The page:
Limits...
Quantitative measures of healthy aging and biological age.

Kim S, Jazwinski SM - Healthy Aging Res (2015)

Bottom Line: To facilitate the study of these factors, various descriptors of biological aging, including 'successful aging' and 'frailty', have been put forth as integrative functional measures of aging.Using FI34, we found elevated levels of resting metabolic rate linked to declining health in nonagenarians.Using FI34 as a quantitative phenotype, we have also found a genomic region on chromosome 12 that is associated with healthy aging and longevity.

View Article: PubMed Central - PubMed

Affiliation: Tulane Center for Aging and Department of Medicine, Tulane University Health Sciences Center, New Orleans, LA, USA.

ABSTRACT

Numerous genetic and non-genetic factors contribute to aging. To facilitate the study of these factors, various descriptors of biological aging, including 'successful aging' and 'frailty', have been put forth as integrative functional measures of aging. A separate but related quantitative approach is the 'frailty index', which has been operationalized and frequently used. Various frailty indices have been constructed. Although based on different numbers and types of health variables, frailty indices possess several common properties that make them useful across different studies. We have been using a frailty index termed FI34 based on 34 health variables. Like other frailty indices, FI34 increases non-linearly with advancing age and is a better indicator of biological aging than chronological age. FI34 has a substantial genetic basis. Using FI34, we found elevated levels of resting metabolic rate linked to declining health in nonagenarians. Using FI34 as a quantitative phenotype, we have also found a genomic region on chromosome 12 that is associated with healthy aging and longevity.

No MeSH data available.


Distribution of FI34 scores of individuals in the Louisiana Healthy Aging Study (LHAS) and the Healthy Aging Family Study (HAFS). The FI34 scores were compiled for subjects in LHAS [76] and HAFS [35], according to the methods described [35]. Shown are all the age groups (A), 459 young individuals (20–60 years old) (B); 348 middle-aged (60–90 years old) (C), and 382 old (90–104 years old) (D).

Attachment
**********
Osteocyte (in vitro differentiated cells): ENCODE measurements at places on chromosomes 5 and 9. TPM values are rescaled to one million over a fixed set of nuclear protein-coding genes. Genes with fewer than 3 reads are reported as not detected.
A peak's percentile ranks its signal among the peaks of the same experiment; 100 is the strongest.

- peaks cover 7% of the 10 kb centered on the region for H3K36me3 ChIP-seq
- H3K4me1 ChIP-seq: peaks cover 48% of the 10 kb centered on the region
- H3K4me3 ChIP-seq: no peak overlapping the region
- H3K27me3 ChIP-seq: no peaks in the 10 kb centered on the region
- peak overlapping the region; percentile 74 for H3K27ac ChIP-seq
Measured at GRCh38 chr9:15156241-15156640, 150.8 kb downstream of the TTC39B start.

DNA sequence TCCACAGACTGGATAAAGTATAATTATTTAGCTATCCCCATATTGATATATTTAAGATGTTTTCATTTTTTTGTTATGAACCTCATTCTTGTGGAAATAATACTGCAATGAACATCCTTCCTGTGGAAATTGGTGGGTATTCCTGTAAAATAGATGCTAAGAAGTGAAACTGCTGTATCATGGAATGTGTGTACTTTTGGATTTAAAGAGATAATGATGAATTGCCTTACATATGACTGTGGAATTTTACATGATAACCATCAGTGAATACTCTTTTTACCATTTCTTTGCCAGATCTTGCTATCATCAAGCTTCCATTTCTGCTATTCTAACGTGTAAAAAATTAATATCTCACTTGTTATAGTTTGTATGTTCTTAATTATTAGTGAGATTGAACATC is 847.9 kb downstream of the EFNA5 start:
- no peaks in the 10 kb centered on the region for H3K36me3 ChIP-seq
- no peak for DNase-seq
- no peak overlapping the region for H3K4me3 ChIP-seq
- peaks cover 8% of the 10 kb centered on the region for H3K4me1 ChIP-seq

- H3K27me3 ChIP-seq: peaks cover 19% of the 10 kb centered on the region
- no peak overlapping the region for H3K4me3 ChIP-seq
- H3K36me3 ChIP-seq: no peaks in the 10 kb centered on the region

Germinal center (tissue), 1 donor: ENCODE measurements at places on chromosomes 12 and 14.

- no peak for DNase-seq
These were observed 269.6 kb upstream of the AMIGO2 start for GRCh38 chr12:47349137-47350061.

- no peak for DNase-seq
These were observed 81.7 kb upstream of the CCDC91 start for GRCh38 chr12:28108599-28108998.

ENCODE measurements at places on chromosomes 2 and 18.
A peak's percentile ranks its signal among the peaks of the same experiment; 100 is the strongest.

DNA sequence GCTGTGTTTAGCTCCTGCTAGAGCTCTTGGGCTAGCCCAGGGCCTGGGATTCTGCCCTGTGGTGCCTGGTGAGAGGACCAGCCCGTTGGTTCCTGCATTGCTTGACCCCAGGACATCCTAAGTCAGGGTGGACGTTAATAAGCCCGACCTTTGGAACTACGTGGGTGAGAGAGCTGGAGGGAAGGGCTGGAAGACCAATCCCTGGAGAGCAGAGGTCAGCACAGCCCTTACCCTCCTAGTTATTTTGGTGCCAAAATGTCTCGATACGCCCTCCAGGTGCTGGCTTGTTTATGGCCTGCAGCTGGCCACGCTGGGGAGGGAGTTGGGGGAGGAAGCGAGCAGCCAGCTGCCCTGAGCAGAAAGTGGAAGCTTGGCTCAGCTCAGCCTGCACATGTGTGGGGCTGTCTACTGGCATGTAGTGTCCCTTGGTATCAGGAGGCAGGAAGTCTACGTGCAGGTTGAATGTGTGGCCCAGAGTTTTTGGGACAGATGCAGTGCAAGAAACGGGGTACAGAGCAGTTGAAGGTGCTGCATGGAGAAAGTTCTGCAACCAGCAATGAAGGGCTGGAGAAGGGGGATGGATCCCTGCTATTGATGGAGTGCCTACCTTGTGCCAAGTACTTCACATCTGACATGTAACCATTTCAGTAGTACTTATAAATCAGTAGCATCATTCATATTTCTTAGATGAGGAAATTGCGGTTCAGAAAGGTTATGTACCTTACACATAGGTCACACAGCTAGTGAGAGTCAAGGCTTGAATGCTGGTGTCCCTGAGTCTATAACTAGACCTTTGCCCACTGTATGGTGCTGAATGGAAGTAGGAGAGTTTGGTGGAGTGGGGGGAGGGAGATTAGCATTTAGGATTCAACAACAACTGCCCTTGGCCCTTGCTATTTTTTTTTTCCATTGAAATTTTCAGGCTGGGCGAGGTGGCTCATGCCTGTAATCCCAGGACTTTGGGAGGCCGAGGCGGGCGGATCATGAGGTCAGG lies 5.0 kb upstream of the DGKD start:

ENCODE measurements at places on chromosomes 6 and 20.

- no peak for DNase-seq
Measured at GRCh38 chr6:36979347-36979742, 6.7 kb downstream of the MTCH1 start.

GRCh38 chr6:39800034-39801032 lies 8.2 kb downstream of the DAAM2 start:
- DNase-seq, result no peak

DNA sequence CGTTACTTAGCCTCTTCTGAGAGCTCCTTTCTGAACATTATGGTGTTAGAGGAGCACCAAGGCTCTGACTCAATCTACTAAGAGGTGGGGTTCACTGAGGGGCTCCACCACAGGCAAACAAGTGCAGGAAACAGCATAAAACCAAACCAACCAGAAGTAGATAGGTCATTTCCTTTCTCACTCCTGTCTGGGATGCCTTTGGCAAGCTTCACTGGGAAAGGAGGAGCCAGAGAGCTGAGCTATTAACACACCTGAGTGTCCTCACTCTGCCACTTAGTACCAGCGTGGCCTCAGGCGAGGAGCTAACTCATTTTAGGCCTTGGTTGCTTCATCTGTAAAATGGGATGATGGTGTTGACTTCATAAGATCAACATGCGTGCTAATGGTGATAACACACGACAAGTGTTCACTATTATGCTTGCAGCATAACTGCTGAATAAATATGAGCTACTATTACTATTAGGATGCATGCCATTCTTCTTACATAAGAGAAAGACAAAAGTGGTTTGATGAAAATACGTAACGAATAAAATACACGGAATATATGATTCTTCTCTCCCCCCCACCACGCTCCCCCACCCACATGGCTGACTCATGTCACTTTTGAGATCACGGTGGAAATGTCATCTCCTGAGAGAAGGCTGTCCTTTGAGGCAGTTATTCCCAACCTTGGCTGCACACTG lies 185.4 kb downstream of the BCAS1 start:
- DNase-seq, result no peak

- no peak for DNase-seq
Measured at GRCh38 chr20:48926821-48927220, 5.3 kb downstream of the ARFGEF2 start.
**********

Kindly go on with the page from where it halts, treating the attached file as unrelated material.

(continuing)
© Copyright Policy - open-access
Related In: Results  -  Collection

License
getmorefigures.php?uid=PMC4440677&req=5

Figure 1: Distribution of FI34 scores of individuals in the Louisiana Healthy Aging Study (LHAS) and the Healthy Aging Family Study (HAFS). The FI34 scores were compiled for subjects in LHAS [76] and HAFS [35], according to the methods described [35]. Shown are all the age groups (A), 459 young individuals (20–60 years old) (B); 348 middle-aged (60–90 years old) (C), and 382 old (90–104 years old) (D).

Mentions: The distribution of FI scores is usually positively skewed (Figure 1A), which is best fit by the gamma density function where two parameters determining shape and scale are involved [16]. Demographically, the distribution of FI scores changes depending on the age groups considered (Figure 1B–D). Since the FI is highly correlated with age, the skewed distribution reflects the presence of healthy groups (gamma distribution) and unhealthy frail groups (normal distribution). Longitudinally, the two-parameter distribution might represent two-stage changes, where the first stage corresponds to individuals’ resilience to the deleterious changes, and the second stage to the deteriorating stage of declining function with age [16].